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ARS Home » Plains Area » El Reno, Oklahoma » Grazinglands Research Laboratory » Forage and Livestock Production Research » Research » Publications at this Location » Publication #353436

Research Project: Bridging Project: Integrated Forage Systems for Food and Energy Production in the Southern Great Plains

Location: Forage and Livestock Production Research

Title: Economic value and water productivity of major irrigated crops in the Ogallala aquifer region

Author
item Araya, Alemie - Kansas State University
item Gowda, Prasanna
item Golden, Bill - Kansas State University
item Foster, Anserd - Kansas State University
item Aguilar, Jonathan - Kansas State University
item Currie, Randall - Kansas State University
item Ciampitti, Ignacio - Kansas State University
item Vara Prasad, P. - Kansas State University

Submitted to: Agricultural Water Management
Publication Type: Peer Reviewed Journal
Publication Acceptance Date: 11/13/2018
Publication Date: 2/1/2019
Citation: Araya, A., Gowda, P.H., Golden, B., Foster, A., Aguilar, J., Currie, R., Ciampitti, I., Vara Prasad, P.V. 2019. Economic value and water productivity of major irrigated crops in the Ogallala aquifer region. Agricultural Water Management. 214: 55-63. https://doi.org/10.1016/j.agwat.2018.11.015.
DOI: https://doi.org/10.1016/j.agwat.2018.11.015

Interpretive Summary: Ogallala aquifer is one of the largest freshwater aquifers used for irrigated agriculture in the U.S. Great Plains including southwestern Kansas. Groundwater levels in the Oglala aquifer are declining due to excessive pumping for irrigated agriculture. Currently, many of the wells in the Ogallala region are unable to generate irrigation capacities (IC) needed to meet crop water requirements, especially for maize. In this study, a crop growth model was used to evaluate crop water productivity and return on three major crops (winter wheat, grain sorghum and maize) in the southwestern Kansas. Long-term simulations showed that average yields of winter wheat, grain sorghum and maize can be stabilized with 100–150, 100–250 and 450–500 mm irrigation, respectively. The corresponding crop water productivities were ranged from 9.8–11.7, 13.8–17.3 and 12.7–17.2 kg/ha/mm. Maize was found to be profitable when grown under both deficit and full irrigation conditions, however, optimal irrigation application for maize substantially increased the net return. The median net return after variable cost (RAVC) for dryland wheat ($244/ha) and grain sorghum ($186/ha) was greater than that for irrigated wheat ($175–$193/ha) and grain sorghum ($105–$110/ha). For maize, the lowest and highest RAVC corresponded to IC of 2.5 ($284/ha) and 5 mm/day ($544/ha). However, this higher income from growing maize under higher IC may not be sustainable due long due to rapidly depleting groundwater levels in the underlying Ogallala aquifer.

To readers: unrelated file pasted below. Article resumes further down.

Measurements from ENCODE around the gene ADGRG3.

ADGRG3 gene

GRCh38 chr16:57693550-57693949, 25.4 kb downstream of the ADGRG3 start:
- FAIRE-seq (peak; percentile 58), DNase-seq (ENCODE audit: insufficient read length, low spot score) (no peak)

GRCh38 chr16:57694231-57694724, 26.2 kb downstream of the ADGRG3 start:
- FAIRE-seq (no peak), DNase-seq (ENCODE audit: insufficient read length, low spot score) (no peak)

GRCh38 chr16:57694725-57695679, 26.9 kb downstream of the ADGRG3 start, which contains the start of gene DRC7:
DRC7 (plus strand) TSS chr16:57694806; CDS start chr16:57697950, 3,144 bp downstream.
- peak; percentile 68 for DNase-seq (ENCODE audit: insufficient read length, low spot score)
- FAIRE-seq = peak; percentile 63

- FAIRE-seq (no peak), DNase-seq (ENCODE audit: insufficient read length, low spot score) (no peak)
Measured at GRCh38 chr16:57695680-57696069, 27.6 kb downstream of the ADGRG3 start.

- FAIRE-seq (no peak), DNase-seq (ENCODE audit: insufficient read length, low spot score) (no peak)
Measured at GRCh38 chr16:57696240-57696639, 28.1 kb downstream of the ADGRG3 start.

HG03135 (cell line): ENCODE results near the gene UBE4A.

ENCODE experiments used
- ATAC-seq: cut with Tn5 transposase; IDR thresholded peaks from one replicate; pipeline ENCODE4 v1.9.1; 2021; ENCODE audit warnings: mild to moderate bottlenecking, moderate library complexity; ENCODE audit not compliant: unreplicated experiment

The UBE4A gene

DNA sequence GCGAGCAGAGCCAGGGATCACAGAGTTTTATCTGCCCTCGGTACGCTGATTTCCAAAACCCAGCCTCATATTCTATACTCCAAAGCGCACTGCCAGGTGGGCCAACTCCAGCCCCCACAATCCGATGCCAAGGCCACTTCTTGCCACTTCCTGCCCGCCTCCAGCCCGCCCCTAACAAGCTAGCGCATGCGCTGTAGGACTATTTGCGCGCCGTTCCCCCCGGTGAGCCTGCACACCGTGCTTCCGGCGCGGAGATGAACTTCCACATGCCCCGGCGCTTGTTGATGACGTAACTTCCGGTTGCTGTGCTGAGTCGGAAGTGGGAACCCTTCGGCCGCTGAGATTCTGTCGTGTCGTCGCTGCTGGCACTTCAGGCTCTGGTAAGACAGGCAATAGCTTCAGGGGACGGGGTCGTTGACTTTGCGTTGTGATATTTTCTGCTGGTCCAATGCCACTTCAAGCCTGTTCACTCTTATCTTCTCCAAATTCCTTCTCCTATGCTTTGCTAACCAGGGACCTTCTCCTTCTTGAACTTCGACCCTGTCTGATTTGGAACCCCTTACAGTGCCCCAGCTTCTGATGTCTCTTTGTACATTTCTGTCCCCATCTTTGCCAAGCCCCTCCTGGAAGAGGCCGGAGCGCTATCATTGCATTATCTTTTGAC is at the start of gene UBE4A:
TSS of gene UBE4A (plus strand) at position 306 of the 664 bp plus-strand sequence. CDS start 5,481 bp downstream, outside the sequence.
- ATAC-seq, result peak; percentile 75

Technical Abstract: Crop water productivity and return after variable cost for three major crops (winter wheat, grain sorghum and maize) in the southwestern Kansas were evaluated based on simulated yield using the Decision Support System for Agrotechnology - Cropping System Model (DSSAT-CSM). Winter wheat and grain sorghum were treated with four irrigation capacities (ICs) (zero, 1.7, 2.5 and 5 mm/day) while maize was treated with two ICs (2.5 and 5 mm/day). Long-term simulations showed that average winter wheat, grain sorghum and maize yields can be stabilized under 1.7–2.5, 2.5 and 5 mm/day ICs with corresponding irrigation of 100–150, 100–250 and 450–500 mm, respectively. The crop water productivities of winter wheat, grain sorghum and maize ranged from 9.8–11.7, 13.8–17.3 and 12.7–17.2 kg/ha/mm, respectively. Maize was found to be profitable when grown under both deficit and full irrigation conditions although optimal irrigation application for maize substantially increased the net income. The median net return after variable cost (RAVC) for dryland wheat ($244/ha) and grain sorghum ($186/ha) was greater than that for irrigated wheat ($175–$193/ha) and grain sorghum ($105–$110/ha). The RAVC for wheat and grain sorghum did not rise with increase in irrigation and IC, whereas the RAVC for maize increased with the increase in irrigation and IC. The lowest and highest RAVC for maize corresponded to IC of 2.5 ($284/ha) and 5 mm/day ($544/ha). However, this income from growing maize under higher IC may not last long due to rapidly depleting groundwater levels in the underlying Ogallala aquifer. Therefore, the short-term benefits of growing maize under higher ICs need to be compared with the long-term environmental impact, food security and employment opportunities including sustaining the growing municipal and industrial water needs.